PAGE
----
When I left yesterday, I cried. I cried as I was leaving my folks’ place for obvious reasons. But then I really cried when I was driving over the Grapevine, listening to Paul Simon’s Graceland. There is a mixture of shit floating around in my head and I am having a hard time making heads or tails of it right now. My boyfriend and I broke up a few months back. It’s been hard and made even more difficult in the aftermath to move on and get my head right. That was a piece of it. But, honestly, I have really grappled with this trip and I think that played a larger role in the stream of tears that unleashed itself on the 5 at 94 degrees going 77 miles an hour.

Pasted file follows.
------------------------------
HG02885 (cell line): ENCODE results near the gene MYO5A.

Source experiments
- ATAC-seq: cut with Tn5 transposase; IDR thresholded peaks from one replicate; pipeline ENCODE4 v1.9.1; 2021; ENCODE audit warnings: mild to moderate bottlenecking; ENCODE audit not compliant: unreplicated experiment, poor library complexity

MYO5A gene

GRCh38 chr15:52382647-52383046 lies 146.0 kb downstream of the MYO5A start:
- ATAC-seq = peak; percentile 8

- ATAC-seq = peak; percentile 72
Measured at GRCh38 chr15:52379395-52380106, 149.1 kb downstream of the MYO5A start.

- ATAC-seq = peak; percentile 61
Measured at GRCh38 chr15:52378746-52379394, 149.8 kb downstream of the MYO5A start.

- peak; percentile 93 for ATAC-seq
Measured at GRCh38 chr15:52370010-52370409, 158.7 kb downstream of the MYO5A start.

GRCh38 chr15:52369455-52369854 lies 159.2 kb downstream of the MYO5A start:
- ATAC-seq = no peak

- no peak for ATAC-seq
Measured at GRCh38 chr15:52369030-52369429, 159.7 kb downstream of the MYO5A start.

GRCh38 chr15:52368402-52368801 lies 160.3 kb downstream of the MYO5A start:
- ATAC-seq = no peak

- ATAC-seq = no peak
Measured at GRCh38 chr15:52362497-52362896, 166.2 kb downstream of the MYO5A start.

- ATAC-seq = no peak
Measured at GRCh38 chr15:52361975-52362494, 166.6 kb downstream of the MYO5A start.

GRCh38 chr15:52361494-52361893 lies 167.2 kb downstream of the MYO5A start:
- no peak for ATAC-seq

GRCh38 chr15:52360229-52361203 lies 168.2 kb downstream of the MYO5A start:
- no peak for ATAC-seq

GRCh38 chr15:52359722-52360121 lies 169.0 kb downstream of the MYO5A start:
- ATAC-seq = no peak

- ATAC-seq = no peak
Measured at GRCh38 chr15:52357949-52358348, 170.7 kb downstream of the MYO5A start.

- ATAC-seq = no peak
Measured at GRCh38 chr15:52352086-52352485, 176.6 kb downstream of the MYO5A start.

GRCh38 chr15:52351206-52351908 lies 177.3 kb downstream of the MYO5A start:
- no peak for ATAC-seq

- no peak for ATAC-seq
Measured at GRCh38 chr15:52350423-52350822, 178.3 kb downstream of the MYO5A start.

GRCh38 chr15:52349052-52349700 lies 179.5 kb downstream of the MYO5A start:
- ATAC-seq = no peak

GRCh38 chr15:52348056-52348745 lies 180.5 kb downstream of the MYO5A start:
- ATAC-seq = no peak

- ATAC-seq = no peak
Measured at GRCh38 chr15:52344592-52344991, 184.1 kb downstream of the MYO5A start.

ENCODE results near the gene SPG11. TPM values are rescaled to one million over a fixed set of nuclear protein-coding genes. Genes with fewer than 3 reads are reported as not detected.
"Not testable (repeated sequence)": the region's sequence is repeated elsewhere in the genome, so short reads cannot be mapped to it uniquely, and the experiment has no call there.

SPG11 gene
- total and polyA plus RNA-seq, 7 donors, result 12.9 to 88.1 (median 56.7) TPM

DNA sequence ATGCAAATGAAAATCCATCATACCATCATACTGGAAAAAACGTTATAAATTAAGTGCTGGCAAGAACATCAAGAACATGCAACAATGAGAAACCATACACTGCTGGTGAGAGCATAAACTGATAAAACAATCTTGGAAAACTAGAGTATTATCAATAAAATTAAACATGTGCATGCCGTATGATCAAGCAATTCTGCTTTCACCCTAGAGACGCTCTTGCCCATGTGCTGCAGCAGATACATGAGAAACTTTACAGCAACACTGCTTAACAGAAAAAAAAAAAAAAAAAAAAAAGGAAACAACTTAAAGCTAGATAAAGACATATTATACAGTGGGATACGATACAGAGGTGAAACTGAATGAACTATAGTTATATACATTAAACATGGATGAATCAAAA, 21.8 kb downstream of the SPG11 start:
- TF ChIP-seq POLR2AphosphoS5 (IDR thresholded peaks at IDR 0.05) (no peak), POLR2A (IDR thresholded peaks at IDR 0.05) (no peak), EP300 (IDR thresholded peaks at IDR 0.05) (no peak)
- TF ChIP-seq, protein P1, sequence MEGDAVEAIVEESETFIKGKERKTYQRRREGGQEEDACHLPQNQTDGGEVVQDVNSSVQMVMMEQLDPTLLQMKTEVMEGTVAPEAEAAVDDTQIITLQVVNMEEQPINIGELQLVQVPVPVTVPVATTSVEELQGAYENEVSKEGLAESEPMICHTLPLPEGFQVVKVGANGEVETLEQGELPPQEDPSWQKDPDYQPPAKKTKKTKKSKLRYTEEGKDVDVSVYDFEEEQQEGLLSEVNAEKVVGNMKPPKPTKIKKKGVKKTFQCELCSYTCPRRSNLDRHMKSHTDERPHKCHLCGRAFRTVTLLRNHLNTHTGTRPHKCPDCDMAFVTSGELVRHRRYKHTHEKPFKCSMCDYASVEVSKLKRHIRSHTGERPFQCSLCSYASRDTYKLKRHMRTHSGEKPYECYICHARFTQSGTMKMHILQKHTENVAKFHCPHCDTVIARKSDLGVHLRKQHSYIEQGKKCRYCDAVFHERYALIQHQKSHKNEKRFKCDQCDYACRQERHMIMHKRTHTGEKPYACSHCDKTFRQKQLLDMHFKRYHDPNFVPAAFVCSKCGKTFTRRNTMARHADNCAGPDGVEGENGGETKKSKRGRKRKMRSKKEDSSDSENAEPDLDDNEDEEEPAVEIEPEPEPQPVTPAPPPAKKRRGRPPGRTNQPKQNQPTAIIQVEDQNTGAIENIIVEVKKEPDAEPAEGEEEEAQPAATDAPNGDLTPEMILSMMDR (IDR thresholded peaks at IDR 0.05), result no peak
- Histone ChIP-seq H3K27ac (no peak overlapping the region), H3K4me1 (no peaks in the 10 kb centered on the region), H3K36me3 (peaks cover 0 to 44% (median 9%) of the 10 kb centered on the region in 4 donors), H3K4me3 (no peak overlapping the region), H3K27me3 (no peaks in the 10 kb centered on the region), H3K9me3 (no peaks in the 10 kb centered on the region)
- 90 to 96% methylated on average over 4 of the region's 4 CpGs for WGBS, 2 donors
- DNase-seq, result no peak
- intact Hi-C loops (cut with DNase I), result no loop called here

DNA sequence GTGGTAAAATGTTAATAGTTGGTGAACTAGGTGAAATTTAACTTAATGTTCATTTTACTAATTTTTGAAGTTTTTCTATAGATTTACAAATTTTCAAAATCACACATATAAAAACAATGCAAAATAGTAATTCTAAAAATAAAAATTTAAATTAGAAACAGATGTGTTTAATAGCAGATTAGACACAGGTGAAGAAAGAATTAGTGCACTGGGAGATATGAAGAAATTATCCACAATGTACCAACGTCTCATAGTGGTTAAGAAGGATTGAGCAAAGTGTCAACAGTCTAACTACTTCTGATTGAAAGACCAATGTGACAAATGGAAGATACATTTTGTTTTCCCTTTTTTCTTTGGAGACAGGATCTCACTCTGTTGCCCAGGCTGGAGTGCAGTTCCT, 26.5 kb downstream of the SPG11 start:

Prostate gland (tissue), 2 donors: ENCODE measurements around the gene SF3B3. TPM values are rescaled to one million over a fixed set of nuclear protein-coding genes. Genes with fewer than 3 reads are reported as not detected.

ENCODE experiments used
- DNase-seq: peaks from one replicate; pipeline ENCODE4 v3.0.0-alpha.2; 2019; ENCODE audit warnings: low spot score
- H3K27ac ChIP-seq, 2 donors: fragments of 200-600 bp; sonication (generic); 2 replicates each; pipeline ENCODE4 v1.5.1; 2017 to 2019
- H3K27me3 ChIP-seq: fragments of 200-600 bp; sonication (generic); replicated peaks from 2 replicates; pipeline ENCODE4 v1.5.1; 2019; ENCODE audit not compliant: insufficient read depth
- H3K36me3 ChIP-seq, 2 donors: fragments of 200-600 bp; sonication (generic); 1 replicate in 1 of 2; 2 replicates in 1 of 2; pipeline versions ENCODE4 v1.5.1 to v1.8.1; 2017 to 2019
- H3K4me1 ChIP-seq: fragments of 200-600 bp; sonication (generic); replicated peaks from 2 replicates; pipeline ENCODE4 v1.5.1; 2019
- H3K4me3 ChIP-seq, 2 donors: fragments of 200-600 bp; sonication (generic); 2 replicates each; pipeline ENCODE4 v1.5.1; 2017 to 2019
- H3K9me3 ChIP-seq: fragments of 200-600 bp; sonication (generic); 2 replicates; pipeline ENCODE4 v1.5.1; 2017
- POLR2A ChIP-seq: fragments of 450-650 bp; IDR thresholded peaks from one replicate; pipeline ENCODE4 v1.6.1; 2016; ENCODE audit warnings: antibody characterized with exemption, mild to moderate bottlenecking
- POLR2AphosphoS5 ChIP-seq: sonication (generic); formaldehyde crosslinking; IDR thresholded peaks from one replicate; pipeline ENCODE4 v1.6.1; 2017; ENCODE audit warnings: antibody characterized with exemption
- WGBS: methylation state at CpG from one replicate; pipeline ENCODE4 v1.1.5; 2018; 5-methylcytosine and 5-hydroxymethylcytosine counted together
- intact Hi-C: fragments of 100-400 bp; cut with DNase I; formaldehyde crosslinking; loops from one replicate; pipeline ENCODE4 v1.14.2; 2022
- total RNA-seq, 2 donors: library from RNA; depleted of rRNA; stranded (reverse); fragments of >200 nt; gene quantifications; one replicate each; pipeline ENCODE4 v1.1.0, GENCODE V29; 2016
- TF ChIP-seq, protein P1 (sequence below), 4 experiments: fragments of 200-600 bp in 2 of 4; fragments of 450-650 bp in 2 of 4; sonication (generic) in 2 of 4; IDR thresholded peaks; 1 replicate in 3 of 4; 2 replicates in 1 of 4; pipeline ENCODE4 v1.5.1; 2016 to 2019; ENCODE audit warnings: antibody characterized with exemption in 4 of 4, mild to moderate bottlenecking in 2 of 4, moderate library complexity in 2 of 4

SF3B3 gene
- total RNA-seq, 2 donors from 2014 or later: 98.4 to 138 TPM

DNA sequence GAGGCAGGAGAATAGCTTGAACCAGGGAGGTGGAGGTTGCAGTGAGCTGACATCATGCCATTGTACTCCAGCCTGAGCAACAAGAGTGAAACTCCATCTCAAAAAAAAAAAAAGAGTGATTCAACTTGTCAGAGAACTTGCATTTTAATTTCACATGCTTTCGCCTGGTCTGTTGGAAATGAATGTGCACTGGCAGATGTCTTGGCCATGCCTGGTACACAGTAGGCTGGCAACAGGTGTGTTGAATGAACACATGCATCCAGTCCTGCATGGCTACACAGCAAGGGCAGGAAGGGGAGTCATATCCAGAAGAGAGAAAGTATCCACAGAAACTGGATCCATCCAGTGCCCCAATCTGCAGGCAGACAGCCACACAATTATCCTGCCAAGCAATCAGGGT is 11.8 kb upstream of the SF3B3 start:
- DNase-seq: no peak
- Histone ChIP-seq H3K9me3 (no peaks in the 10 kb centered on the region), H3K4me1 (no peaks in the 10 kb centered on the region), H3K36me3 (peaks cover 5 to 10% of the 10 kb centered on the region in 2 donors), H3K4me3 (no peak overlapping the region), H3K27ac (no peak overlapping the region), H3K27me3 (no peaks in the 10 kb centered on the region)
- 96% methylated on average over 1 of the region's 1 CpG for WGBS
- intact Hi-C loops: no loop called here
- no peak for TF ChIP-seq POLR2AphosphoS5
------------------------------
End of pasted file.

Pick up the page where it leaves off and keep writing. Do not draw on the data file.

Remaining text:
When I left Brooklyn a little over two years ago, I can honestly say that I was the most excited for the unknown that I’d ever been. I was ready to go out and do it. My head was in the right place. I felt like a badass taking on an adventure not many women (hell, not many men) have. I was inquisitive. I was curious. I wanted to explore and adventure and see all the things you only get to see by car. It had been too long since I’d traveled through America this way, and I was ready.